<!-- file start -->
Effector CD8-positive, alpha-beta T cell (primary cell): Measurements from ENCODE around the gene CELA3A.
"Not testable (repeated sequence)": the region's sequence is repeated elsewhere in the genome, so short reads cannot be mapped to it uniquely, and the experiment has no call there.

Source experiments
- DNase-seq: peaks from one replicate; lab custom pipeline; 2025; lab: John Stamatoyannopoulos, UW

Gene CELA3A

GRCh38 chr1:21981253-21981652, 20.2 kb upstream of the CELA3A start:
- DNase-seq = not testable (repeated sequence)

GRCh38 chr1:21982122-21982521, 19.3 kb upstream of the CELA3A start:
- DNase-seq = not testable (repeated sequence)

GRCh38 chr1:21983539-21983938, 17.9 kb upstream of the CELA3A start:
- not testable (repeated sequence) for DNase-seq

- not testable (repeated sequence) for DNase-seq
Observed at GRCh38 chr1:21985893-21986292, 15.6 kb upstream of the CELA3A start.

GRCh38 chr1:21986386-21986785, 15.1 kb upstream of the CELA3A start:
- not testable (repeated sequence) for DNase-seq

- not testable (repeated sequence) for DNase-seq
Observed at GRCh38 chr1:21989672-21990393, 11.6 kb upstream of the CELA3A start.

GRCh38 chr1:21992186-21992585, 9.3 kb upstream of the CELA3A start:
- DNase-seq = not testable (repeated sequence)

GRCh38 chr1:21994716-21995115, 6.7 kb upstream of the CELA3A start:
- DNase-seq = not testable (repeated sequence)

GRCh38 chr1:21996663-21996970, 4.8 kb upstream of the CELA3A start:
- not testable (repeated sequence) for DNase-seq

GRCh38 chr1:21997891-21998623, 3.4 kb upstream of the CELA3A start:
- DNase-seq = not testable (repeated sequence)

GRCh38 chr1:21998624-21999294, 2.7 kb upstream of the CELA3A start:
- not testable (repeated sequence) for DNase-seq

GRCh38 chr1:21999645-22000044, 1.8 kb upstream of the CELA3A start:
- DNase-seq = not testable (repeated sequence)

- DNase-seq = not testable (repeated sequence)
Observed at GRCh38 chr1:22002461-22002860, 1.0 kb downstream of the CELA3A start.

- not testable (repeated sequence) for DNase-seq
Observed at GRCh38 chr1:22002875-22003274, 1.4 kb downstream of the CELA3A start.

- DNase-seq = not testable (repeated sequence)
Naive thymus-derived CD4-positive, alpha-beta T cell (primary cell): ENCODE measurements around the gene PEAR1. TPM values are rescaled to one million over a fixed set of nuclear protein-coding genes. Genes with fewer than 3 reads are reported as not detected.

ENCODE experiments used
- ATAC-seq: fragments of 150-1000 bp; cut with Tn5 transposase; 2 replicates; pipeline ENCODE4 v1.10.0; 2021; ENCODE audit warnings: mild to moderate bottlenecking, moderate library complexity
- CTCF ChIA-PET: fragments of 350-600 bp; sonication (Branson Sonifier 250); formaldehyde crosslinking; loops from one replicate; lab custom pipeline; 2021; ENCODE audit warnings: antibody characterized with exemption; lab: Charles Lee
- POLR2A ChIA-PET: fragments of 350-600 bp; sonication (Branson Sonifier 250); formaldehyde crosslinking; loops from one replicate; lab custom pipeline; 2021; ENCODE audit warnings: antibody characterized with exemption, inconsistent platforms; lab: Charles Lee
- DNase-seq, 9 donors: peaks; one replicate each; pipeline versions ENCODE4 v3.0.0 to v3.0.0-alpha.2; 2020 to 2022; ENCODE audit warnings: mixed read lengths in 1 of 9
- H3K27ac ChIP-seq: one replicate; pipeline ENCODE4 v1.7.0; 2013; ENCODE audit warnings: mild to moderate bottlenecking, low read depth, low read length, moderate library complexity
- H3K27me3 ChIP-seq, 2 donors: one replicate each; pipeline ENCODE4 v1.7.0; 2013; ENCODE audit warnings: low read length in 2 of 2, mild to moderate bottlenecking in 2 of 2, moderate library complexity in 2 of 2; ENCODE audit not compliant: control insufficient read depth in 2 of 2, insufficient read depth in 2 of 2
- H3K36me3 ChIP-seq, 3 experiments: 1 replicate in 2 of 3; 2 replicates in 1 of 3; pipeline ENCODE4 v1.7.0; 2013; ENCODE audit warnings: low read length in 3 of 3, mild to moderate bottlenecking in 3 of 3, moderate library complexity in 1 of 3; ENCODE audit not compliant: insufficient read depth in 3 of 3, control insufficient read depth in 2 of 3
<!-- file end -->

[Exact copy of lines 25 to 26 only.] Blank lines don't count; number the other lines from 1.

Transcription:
- DNase-seq = not testable (repeated sequence)

GRCh38 chr1:21998624-21999294, 2.7 kb upstream of the CELA3A start: